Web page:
A friend was visiting me for the last week and we did a lot of remodeling tasks. On his second day here he brought me a piece of German chocolate cake from the Piggly Wiggly along with a treat for himself. I thought for just a moment about telling him about my experiment, but I didn’t. [What should I be calling this? Sobriety??]
When I ate the cake, I felt a calm in my chest and then my perspective pulled back and I felt a distance – a separation from myself. Now I was watching myself from the outside. I continue to have that perspective, blended with a dollop of shame, as I continue to eat candy (ice cream, cookies, etc.).
My pain now is coming from withholding the truth from my friend. I did finally tell him I had done my experiment, but put the timeline slightly different so I didn’t blame him. The story I told myself was I didn’t want to hurt his feelings when he brought me the cake. . . blah, blah, story, excuse, blah.
Truth-er: I knew this was coming before he got off the plane. I didn’t tell him ahead of time deliberately to have a jump off point.
This morning I read this note from Cheri Huber, the Zen teacher:
“This is just the latest in a long series of offerings aimed at getting people who want to wake up and end suffering to move out of ego’s comfort zone. In support of the merits of this current challenge, someone sent me an article from New Yorker Magazine about an extraordinary athlete, Kyle Korver, who understands very well the benefits of such challenges. Here’s part of the article:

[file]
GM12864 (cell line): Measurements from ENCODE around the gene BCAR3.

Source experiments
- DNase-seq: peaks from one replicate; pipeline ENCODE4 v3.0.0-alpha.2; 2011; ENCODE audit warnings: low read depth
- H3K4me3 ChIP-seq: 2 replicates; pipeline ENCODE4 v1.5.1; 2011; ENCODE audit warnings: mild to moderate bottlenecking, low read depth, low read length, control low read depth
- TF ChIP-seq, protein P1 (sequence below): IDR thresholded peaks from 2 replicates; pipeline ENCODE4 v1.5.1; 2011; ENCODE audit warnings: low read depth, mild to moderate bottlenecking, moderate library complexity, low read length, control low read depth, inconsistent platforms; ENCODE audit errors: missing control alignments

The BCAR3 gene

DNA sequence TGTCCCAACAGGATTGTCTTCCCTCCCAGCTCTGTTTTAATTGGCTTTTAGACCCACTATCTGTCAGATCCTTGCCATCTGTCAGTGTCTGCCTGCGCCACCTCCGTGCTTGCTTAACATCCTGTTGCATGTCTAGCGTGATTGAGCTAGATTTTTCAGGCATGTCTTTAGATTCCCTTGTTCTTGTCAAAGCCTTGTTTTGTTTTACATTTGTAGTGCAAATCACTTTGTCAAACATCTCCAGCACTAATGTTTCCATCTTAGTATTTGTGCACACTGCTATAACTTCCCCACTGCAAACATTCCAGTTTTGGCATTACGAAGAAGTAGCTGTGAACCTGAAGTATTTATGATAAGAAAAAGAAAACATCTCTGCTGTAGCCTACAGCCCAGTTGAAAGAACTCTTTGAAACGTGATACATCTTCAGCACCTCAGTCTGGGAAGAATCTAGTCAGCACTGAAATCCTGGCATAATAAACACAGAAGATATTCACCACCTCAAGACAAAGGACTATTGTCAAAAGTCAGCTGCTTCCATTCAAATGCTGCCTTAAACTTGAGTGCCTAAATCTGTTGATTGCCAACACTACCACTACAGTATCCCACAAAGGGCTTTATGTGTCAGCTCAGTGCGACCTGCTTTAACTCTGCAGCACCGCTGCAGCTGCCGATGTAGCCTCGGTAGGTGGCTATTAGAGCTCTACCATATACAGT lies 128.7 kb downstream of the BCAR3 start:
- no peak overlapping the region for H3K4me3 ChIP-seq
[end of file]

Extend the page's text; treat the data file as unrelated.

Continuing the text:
But [Korver’s success at basketball] also has something to do, these past few seasons, with a Japanese ritual called misogi. According to Janine Sawada, a religious-studies professor at Brown University, the word misogi dates back to eighth-century Japan: it originally described a mythical taboo journey to the underworld, and, later, in medieval Japan, the painful but purifying deeds of ascetics. Korver practices a decidedly modern version: “Once a year, you do something that you’re really not sure you can do.”
Read the whole post at http://blog.thezencenter.org/from-the-guide.
I have done something this year I didn’t think I could do. I went over 60 days with no candy and I took almost every moment of craving to explore the feelings of desire and loss that came up.
The phrase, “Now what?” keeps coming up. I’m thinking that he left a Snickers in the freezer because he’s not the kind of person to take a bag of snacks for the flight home to Arizona. I don’t know if I’m more grateful for the five windows he put up in my sunroom or the tearful lesson that cake is going to bring me.